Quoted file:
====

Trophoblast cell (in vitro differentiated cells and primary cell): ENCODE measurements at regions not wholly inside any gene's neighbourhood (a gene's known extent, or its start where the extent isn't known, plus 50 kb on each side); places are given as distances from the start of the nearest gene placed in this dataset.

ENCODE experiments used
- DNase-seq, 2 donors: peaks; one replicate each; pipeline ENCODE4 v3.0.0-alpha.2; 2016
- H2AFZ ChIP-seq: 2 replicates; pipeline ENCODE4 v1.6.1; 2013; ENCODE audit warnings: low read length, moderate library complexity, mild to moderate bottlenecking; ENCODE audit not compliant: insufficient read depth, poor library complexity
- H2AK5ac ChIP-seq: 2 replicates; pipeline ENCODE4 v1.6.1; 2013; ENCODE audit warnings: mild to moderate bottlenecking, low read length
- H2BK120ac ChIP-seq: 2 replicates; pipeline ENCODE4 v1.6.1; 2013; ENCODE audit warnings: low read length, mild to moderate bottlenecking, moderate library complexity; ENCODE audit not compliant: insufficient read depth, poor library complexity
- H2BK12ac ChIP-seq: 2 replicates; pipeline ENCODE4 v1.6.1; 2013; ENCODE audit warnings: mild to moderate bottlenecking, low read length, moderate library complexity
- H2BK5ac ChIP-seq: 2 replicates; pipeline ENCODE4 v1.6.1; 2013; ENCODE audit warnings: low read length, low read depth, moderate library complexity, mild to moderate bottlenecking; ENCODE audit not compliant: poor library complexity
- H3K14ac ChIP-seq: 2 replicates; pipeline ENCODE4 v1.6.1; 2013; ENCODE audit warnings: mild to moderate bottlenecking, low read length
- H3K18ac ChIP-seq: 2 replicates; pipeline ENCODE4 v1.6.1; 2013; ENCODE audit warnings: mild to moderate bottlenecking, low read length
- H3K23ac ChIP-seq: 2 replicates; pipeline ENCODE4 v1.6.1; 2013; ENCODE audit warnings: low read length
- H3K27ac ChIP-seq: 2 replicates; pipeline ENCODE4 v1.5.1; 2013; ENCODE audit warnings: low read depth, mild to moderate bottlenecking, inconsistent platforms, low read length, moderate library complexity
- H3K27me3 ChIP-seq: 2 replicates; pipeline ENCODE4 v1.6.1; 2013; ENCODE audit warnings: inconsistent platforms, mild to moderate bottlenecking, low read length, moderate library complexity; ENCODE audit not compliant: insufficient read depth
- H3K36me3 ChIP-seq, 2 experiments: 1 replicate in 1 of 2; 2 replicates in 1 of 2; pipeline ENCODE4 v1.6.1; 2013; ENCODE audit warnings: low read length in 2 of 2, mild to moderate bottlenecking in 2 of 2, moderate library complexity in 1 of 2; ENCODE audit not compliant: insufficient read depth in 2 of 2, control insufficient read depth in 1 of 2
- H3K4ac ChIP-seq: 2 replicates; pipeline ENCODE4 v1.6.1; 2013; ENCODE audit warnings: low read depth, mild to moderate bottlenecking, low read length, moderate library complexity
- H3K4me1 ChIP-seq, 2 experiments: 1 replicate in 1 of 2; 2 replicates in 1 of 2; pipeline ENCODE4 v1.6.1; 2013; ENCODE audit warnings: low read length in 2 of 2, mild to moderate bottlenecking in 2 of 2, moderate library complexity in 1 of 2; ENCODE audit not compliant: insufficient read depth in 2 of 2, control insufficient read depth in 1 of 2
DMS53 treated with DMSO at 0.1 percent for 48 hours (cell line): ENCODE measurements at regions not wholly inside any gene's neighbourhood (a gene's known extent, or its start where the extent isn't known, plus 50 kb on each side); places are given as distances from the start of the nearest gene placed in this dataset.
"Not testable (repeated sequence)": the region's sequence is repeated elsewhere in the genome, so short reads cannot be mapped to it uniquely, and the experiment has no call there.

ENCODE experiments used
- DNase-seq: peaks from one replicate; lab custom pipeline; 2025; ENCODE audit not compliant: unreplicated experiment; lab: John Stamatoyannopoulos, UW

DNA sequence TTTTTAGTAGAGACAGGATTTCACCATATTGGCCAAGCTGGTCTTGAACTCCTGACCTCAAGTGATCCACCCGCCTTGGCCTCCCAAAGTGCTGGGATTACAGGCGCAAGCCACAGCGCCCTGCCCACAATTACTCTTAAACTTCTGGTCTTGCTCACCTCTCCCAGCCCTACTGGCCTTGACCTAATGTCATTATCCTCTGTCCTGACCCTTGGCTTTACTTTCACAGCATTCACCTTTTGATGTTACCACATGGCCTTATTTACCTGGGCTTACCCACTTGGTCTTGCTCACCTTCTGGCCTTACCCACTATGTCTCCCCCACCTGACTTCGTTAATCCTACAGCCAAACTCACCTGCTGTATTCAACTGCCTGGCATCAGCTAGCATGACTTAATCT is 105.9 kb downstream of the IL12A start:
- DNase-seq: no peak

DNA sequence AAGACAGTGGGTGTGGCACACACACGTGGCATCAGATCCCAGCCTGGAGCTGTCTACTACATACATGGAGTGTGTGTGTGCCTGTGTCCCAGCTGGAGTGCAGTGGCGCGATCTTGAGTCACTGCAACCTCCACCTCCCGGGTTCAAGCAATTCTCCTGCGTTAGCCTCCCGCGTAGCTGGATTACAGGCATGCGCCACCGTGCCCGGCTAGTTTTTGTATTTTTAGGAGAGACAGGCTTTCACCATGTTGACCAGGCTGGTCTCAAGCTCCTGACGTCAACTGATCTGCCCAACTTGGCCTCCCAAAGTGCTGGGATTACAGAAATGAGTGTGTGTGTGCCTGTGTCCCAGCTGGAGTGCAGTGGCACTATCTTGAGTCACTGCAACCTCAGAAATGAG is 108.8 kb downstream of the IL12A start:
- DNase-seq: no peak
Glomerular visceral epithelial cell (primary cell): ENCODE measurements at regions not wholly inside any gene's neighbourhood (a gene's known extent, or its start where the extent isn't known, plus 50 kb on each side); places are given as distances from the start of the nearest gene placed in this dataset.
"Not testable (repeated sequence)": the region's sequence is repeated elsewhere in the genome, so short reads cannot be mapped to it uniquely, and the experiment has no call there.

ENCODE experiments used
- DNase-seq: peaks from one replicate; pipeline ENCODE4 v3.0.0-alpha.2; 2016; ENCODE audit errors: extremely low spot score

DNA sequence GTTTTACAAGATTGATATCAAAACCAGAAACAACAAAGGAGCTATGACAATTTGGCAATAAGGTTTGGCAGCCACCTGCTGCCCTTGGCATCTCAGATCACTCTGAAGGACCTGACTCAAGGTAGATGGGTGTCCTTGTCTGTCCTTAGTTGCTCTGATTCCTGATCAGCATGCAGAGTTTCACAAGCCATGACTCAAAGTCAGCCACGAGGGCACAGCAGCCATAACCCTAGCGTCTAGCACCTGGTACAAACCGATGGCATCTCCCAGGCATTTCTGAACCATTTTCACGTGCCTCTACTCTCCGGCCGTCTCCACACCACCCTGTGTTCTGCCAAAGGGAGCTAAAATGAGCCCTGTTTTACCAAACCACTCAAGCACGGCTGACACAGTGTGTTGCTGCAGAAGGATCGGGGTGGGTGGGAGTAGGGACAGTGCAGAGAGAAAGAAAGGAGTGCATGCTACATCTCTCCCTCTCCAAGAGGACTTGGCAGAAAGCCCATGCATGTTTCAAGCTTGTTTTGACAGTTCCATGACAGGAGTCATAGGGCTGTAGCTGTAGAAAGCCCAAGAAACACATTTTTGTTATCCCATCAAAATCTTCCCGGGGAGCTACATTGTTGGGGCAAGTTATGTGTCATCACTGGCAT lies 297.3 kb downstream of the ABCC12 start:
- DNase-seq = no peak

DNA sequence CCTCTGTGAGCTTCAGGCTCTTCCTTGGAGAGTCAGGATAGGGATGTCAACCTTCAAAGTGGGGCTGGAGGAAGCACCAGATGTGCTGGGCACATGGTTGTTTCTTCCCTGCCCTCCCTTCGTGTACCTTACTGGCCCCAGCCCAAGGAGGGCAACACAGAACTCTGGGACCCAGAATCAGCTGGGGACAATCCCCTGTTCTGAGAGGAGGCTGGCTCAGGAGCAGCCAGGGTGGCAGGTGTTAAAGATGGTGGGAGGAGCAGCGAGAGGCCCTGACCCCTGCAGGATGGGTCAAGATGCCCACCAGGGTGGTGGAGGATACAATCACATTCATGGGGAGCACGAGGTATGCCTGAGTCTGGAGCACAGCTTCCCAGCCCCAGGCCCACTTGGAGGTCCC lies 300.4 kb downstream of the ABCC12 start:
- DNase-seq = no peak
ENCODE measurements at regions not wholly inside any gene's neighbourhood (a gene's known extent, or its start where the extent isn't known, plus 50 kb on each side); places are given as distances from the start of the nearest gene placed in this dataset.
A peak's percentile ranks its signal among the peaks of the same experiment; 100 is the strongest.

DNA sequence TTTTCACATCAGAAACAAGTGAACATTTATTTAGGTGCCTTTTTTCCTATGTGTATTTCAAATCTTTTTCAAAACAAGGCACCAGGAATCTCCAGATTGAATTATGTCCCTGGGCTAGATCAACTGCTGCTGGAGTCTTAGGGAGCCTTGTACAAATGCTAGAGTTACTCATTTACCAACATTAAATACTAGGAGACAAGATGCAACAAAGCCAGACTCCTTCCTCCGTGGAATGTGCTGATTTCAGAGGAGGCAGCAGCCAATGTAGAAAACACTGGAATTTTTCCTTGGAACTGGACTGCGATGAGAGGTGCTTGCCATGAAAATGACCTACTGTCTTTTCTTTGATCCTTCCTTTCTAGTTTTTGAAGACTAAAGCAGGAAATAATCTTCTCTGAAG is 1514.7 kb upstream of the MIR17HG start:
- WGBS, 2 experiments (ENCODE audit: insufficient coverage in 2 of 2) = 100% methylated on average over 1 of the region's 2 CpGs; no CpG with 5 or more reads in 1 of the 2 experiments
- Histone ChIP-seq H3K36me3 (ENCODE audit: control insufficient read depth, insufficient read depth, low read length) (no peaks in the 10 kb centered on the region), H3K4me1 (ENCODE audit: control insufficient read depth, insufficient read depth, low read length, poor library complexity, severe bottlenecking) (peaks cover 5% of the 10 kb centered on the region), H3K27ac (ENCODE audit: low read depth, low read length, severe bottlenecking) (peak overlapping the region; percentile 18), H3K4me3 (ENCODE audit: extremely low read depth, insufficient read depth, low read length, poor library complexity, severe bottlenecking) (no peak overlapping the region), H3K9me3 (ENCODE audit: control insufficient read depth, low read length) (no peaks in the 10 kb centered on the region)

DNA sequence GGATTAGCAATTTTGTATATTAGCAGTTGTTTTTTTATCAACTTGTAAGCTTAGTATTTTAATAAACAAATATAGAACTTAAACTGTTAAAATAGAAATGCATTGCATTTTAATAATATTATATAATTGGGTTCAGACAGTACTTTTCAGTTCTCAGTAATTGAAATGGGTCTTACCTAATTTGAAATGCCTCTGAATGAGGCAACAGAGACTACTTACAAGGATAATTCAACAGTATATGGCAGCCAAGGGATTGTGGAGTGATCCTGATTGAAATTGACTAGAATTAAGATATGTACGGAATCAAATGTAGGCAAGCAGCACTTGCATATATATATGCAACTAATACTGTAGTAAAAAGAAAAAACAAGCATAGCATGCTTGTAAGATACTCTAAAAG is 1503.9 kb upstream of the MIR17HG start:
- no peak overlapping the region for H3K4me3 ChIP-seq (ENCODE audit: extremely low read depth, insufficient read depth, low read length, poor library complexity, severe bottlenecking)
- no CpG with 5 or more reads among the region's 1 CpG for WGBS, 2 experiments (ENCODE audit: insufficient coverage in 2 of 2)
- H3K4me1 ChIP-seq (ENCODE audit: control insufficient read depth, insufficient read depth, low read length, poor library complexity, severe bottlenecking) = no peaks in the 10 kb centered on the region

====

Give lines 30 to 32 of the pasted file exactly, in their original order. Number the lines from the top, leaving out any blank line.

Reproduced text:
- DNase-seq = no peak

DNA sequence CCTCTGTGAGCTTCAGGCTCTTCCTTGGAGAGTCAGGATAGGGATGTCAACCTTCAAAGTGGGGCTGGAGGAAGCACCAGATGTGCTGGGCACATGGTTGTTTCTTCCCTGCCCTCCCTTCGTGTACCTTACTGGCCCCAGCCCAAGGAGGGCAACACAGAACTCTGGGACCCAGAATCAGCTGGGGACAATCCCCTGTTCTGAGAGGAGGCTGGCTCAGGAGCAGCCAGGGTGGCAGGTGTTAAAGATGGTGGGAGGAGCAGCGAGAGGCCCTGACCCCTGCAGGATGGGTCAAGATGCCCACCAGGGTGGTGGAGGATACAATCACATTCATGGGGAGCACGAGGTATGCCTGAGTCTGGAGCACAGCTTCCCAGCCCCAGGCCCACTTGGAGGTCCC lies 300.4 kb downstream of the ABCC12 start:
- DNase-seq = no peak